OBJECTIVE: There has been widespread concern that so-called lockdown measures, including social distancing and school closures, could negatively impact children's mental health. However, there has been little direct evidence of any association due to the paucity of longitudinal studies reporting mental health before and during the lockdown. This present study provides the first longitudinal examination of changes in childhood mental health, a key component of an urgently needed evidence base that can inform policy and practice surrounding the continuing response to the COVID-19 pandemic.
METHODS: Mental health assessments on 168 children (aged 7.6-11.6 years) were taken before and during the UK lockdown (April-June 2020). Assessments included self-reports, caregiver reports, and teacher reports. Mean mental health scores before and during the UK lockdown were compared using mixed linear models.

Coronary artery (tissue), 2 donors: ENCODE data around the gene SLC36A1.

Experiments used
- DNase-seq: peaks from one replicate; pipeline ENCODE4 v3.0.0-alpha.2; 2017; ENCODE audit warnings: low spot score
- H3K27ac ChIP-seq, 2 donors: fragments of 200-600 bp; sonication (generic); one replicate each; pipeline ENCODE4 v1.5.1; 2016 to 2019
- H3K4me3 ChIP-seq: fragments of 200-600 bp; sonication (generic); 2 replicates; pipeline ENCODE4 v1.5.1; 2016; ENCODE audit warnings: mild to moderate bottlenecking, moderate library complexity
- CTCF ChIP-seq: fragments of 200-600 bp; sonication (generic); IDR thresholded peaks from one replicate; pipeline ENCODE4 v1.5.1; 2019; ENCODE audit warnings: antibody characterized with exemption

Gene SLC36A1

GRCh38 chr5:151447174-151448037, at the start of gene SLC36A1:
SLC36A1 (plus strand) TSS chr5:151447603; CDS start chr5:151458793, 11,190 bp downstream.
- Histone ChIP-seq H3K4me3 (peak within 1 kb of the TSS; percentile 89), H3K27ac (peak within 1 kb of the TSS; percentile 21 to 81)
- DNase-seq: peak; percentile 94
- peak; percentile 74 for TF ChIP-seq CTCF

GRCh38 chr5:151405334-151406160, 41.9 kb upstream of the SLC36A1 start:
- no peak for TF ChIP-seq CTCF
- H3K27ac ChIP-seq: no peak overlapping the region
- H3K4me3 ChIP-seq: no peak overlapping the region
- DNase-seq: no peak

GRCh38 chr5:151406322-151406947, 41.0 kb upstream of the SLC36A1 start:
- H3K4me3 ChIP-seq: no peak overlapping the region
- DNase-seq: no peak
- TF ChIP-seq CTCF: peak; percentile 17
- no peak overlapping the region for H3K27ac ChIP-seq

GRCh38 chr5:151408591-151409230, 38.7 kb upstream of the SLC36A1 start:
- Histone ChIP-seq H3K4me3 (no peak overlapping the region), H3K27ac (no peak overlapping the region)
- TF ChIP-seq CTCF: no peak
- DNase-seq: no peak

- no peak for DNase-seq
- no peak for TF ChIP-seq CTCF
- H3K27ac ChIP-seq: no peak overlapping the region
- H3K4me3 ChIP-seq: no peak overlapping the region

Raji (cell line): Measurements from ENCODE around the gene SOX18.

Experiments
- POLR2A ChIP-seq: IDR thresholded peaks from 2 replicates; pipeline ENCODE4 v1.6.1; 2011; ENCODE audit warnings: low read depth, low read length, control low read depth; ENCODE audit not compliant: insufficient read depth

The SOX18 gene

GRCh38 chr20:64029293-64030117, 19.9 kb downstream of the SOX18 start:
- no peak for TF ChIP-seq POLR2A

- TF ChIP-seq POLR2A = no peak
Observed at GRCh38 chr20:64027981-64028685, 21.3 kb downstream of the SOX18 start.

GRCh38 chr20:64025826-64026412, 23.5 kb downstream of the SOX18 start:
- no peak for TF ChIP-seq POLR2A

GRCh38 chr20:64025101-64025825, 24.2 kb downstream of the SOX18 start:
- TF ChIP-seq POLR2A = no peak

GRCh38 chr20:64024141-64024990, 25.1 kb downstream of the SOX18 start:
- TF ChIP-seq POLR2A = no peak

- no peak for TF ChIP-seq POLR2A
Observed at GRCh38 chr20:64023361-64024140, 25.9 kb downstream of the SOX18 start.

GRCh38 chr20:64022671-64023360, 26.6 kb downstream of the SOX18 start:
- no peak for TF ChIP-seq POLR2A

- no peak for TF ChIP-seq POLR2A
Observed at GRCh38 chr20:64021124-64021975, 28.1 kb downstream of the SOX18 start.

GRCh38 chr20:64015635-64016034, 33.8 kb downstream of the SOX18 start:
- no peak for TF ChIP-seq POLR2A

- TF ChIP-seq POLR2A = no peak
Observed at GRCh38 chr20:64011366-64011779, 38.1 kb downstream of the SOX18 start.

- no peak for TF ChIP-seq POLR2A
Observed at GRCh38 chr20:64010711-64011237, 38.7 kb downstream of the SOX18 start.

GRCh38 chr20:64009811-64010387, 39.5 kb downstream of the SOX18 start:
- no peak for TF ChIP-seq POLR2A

RESULTS: A significant increase in depression symptoms during the UK lockdown was observed, as measured by the Revised Child Anxiety and Depression Scale (RCADS) short form. CIs suggest a medium-to-large effect size. There were no significant changes in the RCADS anxiety subscale and Strengths and Difficulties Questionnaire emotional problems subscale.
CONCLUSIONS: During the UK lockdown, children's depression symptoms have increased substantially, relative to before lockdown. The scale of this effect has direct relevance for the continuation of different elements of lockdown policy, such as complete or partial school closures. This early evidence for the direct impact of lockdown must now be combined with larger scale epidemiological studies that establish which children are most at risk and tracks their future recovery.